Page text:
WASHING HANDS, A Devotion for 14 March 2019 Anno Domini, the Anglican Orthodox Communion Worldwide


17 And the LORD spake unto Moses, saying, 18 Thou shalt also make a laver of brass, and his foot also of brass, to wash withal: and thou shalt put it between the tabernacle of the congregation and the altar, and thou shalt put water therein. 19 For Aaron and his sons shall wash their hands and their feet thereat: 20 When they go into the tabernacle of the congregation, they shall wash with water, that they die not; or when they come near to the altar to minister, to burn offering made by fire unto the LORD: 21 So they shall wash their hands and their feet, that they die not: and it shall be a statute for ever to them, even to him and to his seed throughout their generations. Ex 30:17-21 (KJV)


From the moment of birth until the moment of burial, it is necessary that we be washed with water on a regular basis to prevent organisms of disease or even chemicals from damaging our health. One of the first events in a newborn babies life is to be bathed with water. Always before dining, we should always wash our hands. Sanitation is an important feature of a healthy society. The necessity to wash is magnified by our going into environments that may breed a higher than normal level of bacteria and germs. Even a handshake with certain people may cause us to wash our hands as soon as polite to do so. Health-conscious people will always be a physically clean people.

There are different meanings to the word ‘wash.’ Our first example is physical – our second is spiritual.

Following the Invocation and Lord’s Prayer during the Service of Holy Communion, and just before the reception of the elements, it is right and proper to repeat the Prayer of Humble Access in traditional Anglican Worship:

WE do not presume to come to this thy Table, O merciful Lord, trusting in our own righteousness, but in thy manifold and great mercies. We are not worthy so much as to gather up the crumbs under thy Table. But thou art the same Lord, whose property is always to have mercy: Grant us therefore, gracious Lord, so to eat the flesh of thy  dear Son Jesus Christ, and to drink his blood, that our sinful bodies may be made clean by his body, and our souls washed through his most precious blood, and that we may evermore dwell in him, and he in us. Amen.

Anglican worship of the Reformation kind is designed to show reverence to God and to glorify Him in all that we say and do. Each feature of the liturgy is based upon biblical themes. We do not go outside those biblical symbols and themes to invent added means of worship which often glorify man and not God.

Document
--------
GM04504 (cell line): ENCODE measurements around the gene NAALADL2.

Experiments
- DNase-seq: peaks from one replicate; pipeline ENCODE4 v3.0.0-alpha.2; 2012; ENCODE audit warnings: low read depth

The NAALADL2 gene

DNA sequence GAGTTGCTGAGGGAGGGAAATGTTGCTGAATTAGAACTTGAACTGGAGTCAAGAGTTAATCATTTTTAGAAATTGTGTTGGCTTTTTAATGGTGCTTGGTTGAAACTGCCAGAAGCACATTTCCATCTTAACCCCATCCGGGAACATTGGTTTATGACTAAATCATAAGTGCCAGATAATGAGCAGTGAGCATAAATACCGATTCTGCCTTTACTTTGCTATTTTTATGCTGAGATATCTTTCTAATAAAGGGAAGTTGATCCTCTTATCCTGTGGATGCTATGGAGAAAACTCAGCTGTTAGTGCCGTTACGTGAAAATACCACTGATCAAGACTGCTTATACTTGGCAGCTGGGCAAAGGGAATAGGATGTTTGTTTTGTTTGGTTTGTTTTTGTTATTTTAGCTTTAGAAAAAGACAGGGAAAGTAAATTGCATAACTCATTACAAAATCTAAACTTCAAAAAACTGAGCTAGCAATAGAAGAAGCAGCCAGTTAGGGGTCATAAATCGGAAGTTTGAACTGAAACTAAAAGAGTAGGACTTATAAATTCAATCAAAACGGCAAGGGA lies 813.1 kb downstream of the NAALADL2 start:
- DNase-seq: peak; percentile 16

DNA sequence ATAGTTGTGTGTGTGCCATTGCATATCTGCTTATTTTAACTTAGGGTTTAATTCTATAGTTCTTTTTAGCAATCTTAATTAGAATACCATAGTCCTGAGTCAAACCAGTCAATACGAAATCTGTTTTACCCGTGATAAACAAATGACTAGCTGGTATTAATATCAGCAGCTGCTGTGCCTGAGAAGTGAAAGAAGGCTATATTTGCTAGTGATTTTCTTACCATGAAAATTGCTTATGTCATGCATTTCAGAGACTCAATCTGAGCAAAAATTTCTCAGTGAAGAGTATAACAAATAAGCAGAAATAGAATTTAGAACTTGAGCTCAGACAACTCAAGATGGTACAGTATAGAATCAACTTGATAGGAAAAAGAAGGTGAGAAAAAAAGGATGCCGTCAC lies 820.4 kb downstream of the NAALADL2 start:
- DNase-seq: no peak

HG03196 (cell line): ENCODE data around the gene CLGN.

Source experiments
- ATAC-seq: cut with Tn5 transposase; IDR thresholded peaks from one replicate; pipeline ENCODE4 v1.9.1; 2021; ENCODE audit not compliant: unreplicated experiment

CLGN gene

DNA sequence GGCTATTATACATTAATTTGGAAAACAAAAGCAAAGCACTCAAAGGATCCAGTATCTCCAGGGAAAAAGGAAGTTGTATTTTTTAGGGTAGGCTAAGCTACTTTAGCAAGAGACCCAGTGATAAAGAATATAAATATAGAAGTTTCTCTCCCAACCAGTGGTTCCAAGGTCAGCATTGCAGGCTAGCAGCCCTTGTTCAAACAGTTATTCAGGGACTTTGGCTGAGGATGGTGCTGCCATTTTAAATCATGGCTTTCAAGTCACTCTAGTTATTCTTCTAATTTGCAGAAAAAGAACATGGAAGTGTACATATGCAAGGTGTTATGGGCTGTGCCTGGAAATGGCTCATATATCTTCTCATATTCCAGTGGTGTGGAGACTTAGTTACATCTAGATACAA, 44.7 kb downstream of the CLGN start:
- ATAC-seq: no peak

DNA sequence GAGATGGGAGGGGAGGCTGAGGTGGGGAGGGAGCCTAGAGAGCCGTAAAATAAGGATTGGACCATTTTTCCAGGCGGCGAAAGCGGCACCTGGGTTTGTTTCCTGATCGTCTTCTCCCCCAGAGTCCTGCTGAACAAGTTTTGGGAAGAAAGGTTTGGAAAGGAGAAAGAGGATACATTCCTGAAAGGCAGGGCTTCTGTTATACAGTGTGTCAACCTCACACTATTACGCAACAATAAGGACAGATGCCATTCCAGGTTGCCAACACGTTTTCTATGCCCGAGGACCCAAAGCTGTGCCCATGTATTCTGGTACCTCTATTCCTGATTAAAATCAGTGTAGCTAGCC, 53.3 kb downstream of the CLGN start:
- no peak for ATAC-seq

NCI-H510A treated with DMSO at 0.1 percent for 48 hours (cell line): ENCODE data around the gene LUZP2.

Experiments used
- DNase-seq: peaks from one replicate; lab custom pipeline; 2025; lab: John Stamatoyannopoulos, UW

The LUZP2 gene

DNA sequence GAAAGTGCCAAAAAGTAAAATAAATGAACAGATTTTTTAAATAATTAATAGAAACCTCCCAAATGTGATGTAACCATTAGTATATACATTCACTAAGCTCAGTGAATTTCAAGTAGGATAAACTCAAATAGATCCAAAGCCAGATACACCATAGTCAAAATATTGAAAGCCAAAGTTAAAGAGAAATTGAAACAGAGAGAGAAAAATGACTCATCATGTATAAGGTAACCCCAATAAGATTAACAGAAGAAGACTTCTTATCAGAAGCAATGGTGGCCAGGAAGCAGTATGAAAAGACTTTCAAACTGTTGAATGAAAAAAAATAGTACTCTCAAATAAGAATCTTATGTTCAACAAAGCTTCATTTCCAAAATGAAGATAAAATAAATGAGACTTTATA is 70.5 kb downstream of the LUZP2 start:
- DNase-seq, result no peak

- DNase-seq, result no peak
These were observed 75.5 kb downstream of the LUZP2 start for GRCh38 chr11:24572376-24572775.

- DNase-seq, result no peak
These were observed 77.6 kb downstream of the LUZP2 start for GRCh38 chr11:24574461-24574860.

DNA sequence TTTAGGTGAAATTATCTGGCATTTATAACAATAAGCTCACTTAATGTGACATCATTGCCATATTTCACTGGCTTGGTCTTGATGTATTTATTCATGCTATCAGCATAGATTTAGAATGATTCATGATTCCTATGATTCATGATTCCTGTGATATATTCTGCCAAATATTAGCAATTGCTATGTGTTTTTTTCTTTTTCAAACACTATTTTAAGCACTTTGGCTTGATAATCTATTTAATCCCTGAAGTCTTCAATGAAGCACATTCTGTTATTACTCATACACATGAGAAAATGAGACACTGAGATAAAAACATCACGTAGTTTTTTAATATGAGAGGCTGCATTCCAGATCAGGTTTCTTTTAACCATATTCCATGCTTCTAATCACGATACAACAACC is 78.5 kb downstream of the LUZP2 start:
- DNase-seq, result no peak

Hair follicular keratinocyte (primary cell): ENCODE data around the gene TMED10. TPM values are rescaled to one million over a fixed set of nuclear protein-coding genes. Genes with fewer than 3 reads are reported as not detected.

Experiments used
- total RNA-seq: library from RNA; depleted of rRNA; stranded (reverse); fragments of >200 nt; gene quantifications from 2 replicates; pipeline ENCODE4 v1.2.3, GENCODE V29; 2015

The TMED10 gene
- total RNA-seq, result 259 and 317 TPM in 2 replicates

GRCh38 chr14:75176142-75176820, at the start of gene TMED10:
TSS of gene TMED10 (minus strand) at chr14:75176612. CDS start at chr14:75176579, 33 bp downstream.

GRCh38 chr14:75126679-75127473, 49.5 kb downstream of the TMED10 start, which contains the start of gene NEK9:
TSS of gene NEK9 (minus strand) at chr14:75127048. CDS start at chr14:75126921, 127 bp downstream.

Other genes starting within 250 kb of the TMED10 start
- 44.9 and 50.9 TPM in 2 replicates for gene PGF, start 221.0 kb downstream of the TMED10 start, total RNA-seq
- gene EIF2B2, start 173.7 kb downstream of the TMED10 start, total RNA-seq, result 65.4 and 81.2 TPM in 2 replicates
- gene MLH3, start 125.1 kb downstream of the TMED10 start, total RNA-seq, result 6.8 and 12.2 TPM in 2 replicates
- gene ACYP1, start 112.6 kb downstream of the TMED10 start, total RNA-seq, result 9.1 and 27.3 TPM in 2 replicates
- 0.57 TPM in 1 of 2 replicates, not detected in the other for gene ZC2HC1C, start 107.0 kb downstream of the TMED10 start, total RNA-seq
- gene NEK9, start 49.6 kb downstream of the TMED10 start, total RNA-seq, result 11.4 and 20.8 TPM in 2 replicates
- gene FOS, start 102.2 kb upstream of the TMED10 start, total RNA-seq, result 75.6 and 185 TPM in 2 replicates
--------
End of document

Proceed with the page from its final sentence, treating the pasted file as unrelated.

Have you considered the biblical meaning of the Prayer of Humble Access to be said at that very moment in the Communion Service? It represents the Brazen Laver of the Wilderness Tabernacle. Read again our lead text for today’s devotion. What was the position of the Brazen Laver at which the priest washed their hands and feet? Was it not between the Altar of Burnt Offerings at the entrance of the Tabernacle Gate and the Tabernacle proper? Why was this? Well, first, the Altar of Burnt Offerings meant that no proper worship of God could be performed without first bringing an offering to justify that worship. That is why the Altar of Burnt Offerings was at the entrance of the Tabernacle enclosure. God will not brood sin in His presence. So those sins must be remitted at the very entrance of the enclosure. “ . . . without shedding of blood is no remission.” Heb 9:22 (KJV)

Once the sacrifice had been made at the Altar of Burnt Offerings, what was the next function of the priests? It was to approach the Brazen Laver and wash both hands and feet. It is this washing that is symbolized in the Prayer of Humble Access. We are pleading for a spiritual washing of our souls according to our sincere repentance of sin. It is only then that we may partake of the emblems of the Body and Blood of Christ. The elements of Bread and Wine are not physical elements of the Body and Blood of Christ, but rather spiritual symbols of His Real Presence. True worship will always be blessed by the real presence of our Lord: “For where two or three are gathered together in my name, there am I in the midst of them.” Matt 18:20 (KJV) But in the observance of the Lord’s Supper, our Lord is more profoundly present in His being at the Table which He has counseled us to observe – it is HIS Table!

Partaking of the Lord’s Table does is not insure acceptance by God. That is the purpose of the Prayer of Humble Access. “Wherefore whosoever shall eat this bread, and drink this cup of the Lord, unworthily, shall be guilty of the body and blood of the Lord. 28 But let a man examine himself, and so let him eat of that bread, and drink of that cup.” 1 Cor 11:27-28 (KJV) So, none being worthy, we appeal to the imputed righteousness of our Lord to be accounted worthy. If we make that appeal deceitfully, or hypocritically, we have no part with Him.